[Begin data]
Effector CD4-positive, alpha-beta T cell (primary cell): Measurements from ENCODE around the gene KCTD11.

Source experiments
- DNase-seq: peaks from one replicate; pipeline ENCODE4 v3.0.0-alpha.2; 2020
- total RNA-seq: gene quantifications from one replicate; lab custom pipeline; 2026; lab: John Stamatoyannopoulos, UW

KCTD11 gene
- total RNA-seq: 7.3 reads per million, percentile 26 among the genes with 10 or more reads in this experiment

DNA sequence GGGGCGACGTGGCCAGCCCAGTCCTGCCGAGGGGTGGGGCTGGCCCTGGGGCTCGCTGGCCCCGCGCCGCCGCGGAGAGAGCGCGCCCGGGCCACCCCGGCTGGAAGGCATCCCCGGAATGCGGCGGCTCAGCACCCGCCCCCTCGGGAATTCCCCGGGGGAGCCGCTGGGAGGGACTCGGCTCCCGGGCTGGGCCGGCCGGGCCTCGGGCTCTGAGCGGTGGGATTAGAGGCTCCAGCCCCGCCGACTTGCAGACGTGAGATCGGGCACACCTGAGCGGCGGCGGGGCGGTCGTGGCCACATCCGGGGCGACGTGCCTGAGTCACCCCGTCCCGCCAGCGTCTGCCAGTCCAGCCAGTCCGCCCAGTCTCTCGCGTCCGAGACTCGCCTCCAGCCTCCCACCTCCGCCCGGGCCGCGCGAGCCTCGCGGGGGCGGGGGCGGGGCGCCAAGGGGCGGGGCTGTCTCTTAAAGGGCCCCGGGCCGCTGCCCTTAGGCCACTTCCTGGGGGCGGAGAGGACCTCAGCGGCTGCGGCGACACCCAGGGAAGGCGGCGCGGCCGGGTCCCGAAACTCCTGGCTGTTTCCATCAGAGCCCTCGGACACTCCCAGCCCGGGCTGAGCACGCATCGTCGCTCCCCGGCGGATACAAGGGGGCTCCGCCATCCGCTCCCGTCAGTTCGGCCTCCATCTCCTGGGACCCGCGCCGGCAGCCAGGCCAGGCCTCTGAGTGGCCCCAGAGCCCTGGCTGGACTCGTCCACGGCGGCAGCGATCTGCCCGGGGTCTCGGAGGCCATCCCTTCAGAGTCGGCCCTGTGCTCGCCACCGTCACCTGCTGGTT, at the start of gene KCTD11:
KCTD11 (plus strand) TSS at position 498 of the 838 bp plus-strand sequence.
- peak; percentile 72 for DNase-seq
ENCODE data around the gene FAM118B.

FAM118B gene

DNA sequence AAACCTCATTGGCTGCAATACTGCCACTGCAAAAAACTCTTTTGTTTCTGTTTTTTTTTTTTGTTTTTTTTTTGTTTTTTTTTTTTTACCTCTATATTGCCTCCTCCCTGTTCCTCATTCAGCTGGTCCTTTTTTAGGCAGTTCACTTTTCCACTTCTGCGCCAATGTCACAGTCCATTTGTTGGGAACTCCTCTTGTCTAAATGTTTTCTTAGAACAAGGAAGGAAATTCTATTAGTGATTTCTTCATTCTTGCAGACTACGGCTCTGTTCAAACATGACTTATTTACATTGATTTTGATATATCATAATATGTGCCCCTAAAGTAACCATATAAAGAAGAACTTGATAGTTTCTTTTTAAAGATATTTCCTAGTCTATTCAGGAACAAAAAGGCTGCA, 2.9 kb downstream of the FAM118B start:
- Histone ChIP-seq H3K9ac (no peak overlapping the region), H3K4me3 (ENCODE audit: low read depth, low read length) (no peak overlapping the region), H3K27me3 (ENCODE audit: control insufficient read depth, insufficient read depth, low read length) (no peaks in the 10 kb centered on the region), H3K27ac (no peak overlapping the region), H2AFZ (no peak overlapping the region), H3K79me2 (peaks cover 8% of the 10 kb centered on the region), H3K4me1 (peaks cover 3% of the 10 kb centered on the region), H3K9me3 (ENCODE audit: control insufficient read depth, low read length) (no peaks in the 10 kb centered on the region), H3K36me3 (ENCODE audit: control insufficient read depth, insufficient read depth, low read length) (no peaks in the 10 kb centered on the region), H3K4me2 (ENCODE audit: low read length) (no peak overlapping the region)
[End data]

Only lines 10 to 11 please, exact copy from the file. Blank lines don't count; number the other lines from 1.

ENCODE data around the gene FAM118B.

FAM118B gene